Jordan had some major surgery this week and we’ve been worried and feeling very far away for the past few days, but thankfully got good news.  He’s recovering nicely from the surgeries and is doing well…except for freezing out visitors by insisting that the room temp stays just above arctic levels.

Since this is the best we can do for now, this is a big shout out from the Jones household to Uncle Pokey…..

Get well soon Uncle Pokey!  We love you and we miss you!  See ya soon!

Holy Grumpiness

Someone woke up on the wrong friggin’ side of the bed this a.m. and it wasn’t me for a change.  Man,  Buddha can be one little 30lb bundle of grumpy.  Clearly the shirt he was sporting today meant nothing to him.

I had a busy morning planned as I had to make it to the post office, to Super Target to stock groceries for Buddha & D.Jones for the weekend, and run a few other errands, and the result was one melt-down after another.  Again….not mine.

The first was in the tiny cubby-hole of a post office in our neighborhood, where even the postal workers behind the desk were trying to calm my child.  Talk about embarrassing.  After we left, (and I’m sure they were not unhappy to see us go), he repeated his new trick at Target.  Wow…trying to hold a child under two into the front seat of a cart should really not be as difficult as it is.  He was trying to climb out, while screaming at the top of his lungs, and swinging and kicking like a cage fighter.  He’s got skills, that little Buddha.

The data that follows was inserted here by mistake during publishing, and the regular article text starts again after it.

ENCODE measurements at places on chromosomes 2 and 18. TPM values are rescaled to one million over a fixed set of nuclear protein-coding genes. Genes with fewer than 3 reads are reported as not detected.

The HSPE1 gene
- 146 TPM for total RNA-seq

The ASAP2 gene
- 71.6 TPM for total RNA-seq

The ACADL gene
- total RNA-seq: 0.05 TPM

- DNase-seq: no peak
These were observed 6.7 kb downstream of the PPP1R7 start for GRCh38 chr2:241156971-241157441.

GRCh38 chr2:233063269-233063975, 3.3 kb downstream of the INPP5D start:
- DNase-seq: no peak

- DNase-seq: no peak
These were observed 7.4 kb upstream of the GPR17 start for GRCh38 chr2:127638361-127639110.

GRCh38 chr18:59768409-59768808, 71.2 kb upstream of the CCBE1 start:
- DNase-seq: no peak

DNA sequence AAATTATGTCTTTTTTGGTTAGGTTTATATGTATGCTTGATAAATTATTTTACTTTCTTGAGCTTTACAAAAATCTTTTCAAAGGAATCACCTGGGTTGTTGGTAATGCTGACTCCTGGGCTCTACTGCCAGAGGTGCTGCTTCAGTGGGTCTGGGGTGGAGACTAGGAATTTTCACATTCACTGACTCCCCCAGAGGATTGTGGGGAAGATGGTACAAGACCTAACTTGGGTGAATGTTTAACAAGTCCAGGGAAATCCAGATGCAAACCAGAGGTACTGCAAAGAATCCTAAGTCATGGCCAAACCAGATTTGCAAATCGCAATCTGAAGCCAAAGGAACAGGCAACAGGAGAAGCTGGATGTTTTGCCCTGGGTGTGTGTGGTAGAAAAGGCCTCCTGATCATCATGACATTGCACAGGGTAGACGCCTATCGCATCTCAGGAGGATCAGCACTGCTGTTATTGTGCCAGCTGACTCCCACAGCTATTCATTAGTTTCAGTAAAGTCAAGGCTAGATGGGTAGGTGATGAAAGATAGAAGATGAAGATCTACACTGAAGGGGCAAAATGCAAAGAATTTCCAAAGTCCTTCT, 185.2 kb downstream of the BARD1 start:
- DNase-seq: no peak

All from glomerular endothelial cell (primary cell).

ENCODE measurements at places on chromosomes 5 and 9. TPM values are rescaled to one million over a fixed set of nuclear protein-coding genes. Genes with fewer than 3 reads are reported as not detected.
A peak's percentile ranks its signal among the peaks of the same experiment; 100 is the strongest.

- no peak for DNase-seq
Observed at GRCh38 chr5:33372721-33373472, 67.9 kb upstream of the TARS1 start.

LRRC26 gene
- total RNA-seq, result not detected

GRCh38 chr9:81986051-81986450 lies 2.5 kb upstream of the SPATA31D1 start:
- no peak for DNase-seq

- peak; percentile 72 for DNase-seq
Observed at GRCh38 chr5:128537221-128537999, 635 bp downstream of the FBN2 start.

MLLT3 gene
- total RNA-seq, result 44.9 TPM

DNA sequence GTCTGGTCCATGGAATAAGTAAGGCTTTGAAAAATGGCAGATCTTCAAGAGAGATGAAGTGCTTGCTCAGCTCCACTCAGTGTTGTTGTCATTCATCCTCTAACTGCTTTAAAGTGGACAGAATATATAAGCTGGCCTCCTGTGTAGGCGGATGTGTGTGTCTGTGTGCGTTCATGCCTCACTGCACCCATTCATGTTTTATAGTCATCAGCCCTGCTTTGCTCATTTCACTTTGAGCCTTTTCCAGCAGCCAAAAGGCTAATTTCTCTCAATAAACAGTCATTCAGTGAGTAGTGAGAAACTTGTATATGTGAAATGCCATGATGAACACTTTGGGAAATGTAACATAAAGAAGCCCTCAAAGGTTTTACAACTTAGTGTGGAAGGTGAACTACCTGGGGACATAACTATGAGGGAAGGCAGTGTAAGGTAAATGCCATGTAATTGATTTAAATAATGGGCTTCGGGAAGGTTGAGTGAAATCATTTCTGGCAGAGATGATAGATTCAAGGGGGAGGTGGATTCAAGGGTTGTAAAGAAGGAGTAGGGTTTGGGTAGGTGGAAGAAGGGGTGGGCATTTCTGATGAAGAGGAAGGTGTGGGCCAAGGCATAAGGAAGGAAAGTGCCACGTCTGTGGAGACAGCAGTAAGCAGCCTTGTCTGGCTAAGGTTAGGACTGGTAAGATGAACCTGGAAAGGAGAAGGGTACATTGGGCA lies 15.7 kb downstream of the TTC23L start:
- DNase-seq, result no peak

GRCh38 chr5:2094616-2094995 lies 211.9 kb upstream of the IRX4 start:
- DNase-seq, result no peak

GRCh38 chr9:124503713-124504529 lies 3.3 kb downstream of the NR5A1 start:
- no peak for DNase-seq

I finished shopping quickly, bought him a small snack bag of Buddha nirvana (goldfish crackers) and grabbed a seat at Starbucks.  That totally flipped a switch.  In a good way, this time.  Buddha was joyously shoving goldfish crackers in his mouth left and right, while dancing to old-school R&B hits.  It was quite a show.  The Starbucks employees actually clapped for him after one particularly James Brown-ish dance move. 

The end result at home was almost worth the price of admission to the melt-downs, though…  Major Buddha hugs for Mom and all was right in the world again….Photobucket

Newsflash: Cooper Gives Up Sleep for Lent

Okay, the title is not entirely true.  He actually gave up sleep about two weeks ago.  I’m not sure if it’s that he’s getting molars or if he’s just a 22 month old insomniac, or perhaps he needs to lay off the java, but the kid never seems to sleep.